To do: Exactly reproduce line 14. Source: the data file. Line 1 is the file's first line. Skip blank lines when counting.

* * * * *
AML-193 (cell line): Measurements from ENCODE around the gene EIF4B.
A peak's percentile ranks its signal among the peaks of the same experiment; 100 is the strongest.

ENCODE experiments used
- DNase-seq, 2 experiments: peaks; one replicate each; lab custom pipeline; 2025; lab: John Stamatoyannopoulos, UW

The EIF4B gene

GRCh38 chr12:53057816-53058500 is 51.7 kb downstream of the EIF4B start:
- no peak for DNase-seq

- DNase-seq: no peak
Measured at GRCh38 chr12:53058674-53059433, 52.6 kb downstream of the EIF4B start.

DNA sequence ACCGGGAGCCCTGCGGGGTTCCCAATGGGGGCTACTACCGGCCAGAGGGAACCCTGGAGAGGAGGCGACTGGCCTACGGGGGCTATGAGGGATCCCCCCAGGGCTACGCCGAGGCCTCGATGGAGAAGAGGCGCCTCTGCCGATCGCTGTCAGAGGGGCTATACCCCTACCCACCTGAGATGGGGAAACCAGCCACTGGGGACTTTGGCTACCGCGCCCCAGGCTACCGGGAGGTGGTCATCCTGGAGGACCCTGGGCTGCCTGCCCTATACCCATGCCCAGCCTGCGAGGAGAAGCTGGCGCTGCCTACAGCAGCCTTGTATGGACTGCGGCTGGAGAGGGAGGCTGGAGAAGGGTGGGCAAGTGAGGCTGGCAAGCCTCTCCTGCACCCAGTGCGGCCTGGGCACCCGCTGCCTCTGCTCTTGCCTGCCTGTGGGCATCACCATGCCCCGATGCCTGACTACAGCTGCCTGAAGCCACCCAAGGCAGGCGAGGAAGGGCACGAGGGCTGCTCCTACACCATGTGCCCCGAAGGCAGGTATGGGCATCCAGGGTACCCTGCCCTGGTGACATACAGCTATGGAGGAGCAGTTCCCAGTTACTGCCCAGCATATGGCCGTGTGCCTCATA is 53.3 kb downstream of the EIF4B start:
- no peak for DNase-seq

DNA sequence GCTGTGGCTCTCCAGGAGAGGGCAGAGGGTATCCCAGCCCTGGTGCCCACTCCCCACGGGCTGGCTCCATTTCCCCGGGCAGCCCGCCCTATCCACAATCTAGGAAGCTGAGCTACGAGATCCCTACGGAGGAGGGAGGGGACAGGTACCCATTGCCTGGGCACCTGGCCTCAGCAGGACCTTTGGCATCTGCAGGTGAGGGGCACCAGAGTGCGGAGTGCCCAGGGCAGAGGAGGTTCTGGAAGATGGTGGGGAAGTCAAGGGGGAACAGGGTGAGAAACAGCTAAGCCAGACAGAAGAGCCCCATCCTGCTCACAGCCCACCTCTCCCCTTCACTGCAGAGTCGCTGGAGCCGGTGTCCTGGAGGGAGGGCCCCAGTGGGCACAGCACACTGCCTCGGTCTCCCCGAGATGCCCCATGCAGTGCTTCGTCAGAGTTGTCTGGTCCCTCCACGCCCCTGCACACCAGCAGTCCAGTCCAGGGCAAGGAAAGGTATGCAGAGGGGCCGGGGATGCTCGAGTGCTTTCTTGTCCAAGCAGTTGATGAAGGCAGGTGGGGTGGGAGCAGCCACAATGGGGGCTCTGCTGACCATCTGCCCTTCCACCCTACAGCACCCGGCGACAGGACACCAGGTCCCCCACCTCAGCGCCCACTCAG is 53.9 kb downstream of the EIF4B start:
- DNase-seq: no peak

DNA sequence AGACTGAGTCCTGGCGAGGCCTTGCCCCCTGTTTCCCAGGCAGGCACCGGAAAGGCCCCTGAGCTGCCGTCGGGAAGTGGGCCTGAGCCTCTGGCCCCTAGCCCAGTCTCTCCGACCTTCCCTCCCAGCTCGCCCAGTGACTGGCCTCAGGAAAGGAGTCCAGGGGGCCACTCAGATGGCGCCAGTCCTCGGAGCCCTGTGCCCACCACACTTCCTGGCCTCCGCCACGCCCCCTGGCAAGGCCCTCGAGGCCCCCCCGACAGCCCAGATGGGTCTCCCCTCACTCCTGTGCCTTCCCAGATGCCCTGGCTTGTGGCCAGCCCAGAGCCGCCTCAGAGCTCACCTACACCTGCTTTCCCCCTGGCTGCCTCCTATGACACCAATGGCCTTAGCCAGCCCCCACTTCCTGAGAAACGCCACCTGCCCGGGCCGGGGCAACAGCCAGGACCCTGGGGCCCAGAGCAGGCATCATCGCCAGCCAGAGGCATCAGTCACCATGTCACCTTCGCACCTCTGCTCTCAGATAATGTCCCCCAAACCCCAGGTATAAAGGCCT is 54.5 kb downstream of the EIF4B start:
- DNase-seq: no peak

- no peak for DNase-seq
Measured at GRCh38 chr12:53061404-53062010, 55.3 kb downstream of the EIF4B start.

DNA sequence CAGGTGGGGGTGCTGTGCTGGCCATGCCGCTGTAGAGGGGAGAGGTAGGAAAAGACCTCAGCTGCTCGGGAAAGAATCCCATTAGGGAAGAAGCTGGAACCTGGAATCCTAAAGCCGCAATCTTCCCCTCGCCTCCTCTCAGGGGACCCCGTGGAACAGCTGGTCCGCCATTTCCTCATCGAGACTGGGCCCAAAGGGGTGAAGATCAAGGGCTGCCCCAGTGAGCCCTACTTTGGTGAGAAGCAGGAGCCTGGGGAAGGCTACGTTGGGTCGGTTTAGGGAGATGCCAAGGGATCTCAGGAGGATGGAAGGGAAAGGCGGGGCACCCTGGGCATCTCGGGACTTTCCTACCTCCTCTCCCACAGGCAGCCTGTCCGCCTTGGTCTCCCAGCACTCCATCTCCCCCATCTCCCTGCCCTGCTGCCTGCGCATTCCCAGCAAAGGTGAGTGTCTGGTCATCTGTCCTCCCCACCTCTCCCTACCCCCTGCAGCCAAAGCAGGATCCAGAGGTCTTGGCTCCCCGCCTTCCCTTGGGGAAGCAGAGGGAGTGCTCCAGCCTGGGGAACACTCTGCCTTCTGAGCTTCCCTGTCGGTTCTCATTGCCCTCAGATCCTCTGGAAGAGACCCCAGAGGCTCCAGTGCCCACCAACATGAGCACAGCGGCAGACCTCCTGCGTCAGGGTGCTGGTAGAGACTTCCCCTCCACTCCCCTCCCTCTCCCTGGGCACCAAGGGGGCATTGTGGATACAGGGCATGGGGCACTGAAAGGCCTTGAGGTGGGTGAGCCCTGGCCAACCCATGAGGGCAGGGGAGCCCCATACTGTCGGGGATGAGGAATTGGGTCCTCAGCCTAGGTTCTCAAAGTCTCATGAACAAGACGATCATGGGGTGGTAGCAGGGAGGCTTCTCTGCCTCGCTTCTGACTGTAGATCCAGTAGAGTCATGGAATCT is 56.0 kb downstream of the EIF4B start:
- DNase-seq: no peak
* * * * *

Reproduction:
DNA sequence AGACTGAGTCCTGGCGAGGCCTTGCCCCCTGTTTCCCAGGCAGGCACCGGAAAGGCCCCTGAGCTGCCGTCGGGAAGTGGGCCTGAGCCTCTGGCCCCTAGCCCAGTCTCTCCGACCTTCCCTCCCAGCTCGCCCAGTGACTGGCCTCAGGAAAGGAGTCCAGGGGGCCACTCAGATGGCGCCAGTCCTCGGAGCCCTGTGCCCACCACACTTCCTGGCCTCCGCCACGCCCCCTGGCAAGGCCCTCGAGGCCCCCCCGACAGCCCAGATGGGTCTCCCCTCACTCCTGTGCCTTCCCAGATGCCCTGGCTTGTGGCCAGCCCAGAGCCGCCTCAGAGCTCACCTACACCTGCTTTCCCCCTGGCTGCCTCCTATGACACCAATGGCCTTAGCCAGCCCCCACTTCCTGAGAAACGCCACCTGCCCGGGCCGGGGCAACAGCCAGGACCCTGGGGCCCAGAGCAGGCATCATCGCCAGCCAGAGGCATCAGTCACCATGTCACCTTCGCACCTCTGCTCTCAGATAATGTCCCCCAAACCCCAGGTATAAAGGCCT is 54.5 kb downstream of the EIF4B start: